1. Introduction to the Avalon® Interface Specifications 2. Avalon® Clock and Reset Interfaces 3. Avalon® Memory-Mapped Interfaces 4. Avalon® Interrupt Interfaces 5. Avalon® Streaming Interfaces 6. Avalon® Streaming Credit Interfaces 7. Avalon® Conduit Interfaces 8. Avalon® Tristate Conduit Interface A. Deprecated Signals B. Document Revision History for the Avalon® Interface Specifications
2.1. Avalon® Clock Sink Signal Roles 2.2. Clock Sink Properties 2.3. Associated Clock Interfaces 2.4. Avalon® Clock Source Signal Roles 2.5. Clock Source Properties 2.6. Reset Sink 2.7. Reset Sink Interface Properties 2.8. Associated Reset Interfaces 2.9. Reset Source 2.10. Reset Source Interface Properties
5.1. Terms and Concepts 5.2. Avalon® Streaming Interface Signal Roles 5.3. Signal Sequencing and Timing 5.4. Avalon® -ST Interface Properties 5.5. Typical Data Transfers 5.6. Signal Details 5.7. Data Layout 5.8. Data Transfer without Backpressure 5.9. Data Transfer with Backpressure 5.10. Packet Data Transfers 5.11. Signal Details 5.12. Protocol Details
22.214.171.124. Line–Wrapped Bursts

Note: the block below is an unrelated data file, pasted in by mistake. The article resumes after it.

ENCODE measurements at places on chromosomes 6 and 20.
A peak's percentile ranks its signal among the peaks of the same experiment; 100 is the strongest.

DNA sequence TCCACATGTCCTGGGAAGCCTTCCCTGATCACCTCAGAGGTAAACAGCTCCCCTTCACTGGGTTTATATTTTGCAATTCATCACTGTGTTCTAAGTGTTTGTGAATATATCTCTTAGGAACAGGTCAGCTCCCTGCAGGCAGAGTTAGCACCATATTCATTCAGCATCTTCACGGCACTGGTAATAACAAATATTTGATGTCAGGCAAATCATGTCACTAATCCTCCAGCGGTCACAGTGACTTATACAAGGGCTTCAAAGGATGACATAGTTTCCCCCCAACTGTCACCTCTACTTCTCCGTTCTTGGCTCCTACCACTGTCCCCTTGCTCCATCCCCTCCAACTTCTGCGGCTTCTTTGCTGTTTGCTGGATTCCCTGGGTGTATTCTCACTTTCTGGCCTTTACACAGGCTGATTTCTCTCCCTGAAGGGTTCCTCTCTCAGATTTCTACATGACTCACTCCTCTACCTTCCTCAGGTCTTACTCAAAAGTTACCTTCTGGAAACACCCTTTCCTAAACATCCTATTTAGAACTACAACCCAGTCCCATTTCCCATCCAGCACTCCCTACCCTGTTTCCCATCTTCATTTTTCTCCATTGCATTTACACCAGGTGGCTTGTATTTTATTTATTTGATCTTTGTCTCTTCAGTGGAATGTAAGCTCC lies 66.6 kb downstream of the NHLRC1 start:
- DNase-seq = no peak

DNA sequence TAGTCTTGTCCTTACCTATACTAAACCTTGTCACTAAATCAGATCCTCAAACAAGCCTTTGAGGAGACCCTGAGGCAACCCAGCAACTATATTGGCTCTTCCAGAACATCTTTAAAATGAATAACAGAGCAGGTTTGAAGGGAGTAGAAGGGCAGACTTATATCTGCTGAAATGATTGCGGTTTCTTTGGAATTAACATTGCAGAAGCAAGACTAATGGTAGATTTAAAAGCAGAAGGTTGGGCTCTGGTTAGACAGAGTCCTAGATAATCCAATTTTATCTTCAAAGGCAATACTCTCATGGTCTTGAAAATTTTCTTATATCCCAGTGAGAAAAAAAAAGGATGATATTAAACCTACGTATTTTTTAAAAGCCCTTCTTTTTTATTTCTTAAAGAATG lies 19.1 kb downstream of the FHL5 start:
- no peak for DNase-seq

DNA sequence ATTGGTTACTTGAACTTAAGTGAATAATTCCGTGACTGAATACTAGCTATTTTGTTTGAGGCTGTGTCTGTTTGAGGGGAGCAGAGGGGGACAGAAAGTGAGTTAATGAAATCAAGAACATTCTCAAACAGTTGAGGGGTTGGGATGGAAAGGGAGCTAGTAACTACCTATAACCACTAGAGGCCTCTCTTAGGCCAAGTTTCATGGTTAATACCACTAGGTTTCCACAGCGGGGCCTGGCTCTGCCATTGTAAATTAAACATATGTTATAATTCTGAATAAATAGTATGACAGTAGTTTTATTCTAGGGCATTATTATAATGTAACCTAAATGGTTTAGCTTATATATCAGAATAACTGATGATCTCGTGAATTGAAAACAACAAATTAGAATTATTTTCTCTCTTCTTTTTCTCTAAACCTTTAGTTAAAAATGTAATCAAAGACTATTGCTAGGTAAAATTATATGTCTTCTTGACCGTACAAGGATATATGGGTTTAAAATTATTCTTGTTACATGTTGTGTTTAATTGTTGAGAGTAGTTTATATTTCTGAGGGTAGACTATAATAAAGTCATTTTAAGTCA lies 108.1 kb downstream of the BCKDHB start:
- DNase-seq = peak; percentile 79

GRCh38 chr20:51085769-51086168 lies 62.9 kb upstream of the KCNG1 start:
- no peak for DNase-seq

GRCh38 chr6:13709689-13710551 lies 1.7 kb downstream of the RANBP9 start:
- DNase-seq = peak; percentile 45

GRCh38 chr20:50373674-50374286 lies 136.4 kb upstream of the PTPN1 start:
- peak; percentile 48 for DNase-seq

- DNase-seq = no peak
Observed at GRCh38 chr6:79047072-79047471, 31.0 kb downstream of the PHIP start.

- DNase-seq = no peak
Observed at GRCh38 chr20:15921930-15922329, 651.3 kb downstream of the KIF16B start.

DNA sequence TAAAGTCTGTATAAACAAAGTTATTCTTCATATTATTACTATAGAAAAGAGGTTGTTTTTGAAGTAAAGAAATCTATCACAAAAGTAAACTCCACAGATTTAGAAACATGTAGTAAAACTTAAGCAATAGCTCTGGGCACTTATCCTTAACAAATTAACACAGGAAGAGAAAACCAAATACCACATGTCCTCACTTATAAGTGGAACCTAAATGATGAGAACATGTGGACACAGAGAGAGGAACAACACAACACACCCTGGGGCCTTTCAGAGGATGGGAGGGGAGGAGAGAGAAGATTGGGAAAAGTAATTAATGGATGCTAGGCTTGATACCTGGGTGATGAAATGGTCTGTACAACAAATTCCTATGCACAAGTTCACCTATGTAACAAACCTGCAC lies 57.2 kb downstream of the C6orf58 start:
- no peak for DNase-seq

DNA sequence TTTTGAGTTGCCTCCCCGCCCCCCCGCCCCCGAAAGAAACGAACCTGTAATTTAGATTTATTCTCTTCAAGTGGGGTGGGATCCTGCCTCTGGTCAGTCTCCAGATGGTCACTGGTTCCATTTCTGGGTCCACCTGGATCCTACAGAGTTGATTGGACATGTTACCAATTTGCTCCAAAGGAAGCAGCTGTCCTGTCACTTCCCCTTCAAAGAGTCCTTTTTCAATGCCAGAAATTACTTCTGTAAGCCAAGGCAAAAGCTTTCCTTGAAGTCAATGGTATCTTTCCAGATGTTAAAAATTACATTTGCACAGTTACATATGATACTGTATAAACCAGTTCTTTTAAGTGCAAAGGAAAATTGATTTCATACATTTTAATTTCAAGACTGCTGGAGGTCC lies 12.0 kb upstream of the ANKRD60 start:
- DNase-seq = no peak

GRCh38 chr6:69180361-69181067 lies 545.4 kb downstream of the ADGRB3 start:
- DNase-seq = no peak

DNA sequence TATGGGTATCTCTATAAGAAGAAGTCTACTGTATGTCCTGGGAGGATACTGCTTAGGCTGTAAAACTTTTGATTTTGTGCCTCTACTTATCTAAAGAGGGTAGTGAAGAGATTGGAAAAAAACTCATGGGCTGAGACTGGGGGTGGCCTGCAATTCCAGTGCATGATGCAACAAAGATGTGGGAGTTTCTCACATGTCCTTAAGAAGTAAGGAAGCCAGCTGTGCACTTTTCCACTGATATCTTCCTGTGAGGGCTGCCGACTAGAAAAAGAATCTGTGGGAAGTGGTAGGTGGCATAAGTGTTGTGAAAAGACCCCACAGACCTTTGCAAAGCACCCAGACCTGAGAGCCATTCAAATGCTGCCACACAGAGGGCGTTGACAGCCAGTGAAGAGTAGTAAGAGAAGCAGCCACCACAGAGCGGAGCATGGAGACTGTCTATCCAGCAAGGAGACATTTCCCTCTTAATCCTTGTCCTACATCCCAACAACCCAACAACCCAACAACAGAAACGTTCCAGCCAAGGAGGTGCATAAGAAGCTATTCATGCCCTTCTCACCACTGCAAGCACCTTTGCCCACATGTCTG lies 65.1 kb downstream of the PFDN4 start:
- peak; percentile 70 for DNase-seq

Processors with instruction caches gain efficiency by using line-wrapped bursts. When a processor requests data that is not in the cache, the cache controller must refill the entire cache line. For a processor with a cache line size of 64 bytes, a cache miss causes 64 bytes to be read from memory. If the processor reads from address 0xC when the cache miss occurred, then an inefficient cache controller could issue a burst at address 0, resulting in data from read addresses 0x0, 0x4, 0x8, 0xC, 0x10, 0x14, 0x18, . . . 0x3C. The requested data is not available until the fourth read. With line-wrapping bursts, the address order is 0xC, 0x10, 0x14, 0x18, . . . 0x3C, 0x0, 0x4, and 0x8. The requested data is returned first. The entire cache line is eventually refilled from memory.
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